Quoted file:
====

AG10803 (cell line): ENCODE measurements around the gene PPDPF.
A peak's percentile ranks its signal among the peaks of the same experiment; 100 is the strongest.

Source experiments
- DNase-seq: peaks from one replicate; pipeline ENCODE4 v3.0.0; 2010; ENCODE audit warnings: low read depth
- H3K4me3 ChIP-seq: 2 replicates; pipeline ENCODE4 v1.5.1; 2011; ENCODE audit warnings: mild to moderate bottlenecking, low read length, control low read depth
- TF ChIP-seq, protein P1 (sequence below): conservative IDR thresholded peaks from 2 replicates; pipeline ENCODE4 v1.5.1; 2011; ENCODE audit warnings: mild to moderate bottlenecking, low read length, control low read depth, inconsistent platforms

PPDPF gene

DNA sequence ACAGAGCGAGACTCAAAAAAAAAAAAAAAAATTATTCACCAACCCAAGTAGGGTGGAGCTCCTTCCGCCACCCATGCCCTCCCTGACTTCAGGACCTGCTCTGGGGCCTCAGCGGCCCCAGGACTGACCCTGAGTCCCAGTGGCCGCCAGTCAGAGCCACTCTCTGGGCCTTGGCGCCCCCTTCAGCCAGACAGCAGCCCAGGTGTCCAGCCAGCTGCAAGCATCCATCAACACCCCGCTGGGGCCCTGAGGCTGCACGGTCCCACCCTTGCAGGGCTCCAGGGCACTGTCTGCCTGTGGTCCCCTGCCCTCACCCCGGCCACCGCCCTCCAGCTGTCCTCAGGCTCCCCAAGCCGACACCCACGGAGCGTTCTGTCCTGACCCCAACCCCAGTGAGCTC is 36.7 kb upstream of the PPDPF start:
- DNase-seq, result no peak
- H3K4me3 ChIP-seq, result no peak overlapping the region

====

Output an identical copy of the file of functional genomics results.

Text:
AG10803 (cell line): ENCODE measurements around the gene PPDPF.
A peak's percentile ranks its signal among the peaks of the same experiment; 100 is the strongest.

Source experiments
- DNase-seq: peaks from one replicate; pipeline ENCODE4 v3.0.0; 2010; ENCODE audit warnings: low read depth
- H3K4me3 ChIP-seq: 2 replicates; pipeline ENCODE4 v1.5.1; 2011; ENCODE audit warnings: mild to moderate bottlenecking, low read length, control low read depth
- TF ChIP-seq, protein P1 (sequence below): conservative IDR thresholded peaks from 2 replicates; pipeline ENCODE4 v1.5.1; 2011; ENCODE audit warnings: mild to moderate bottlenecking, low read length, control low read depth, inconsistent platforms

PPDPF gene

DNA sequence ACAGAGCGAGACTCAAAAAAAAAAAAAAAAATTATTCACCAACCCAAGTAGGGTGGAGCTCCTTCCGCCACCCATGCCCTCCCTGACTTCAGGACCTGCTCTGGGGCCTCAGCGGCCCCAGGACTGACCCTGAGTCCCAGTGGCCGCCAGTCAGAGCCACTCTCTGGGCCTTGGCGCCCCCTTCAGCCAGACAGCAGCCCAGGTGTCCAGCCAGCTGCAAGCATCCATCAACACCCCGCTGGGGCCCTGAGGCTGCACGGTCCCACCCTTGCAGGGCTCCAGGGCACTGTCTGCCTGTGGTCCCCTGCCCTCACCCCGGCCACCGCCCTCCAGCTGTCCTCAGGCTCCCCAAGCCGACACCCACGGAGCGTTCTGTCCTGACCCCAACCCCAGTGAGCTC is 36.7 kb upstream of the PPDPF start:
- DNase-seq, result no peak
- H3K4me3 ChIP-seq, result no peak overlapping the region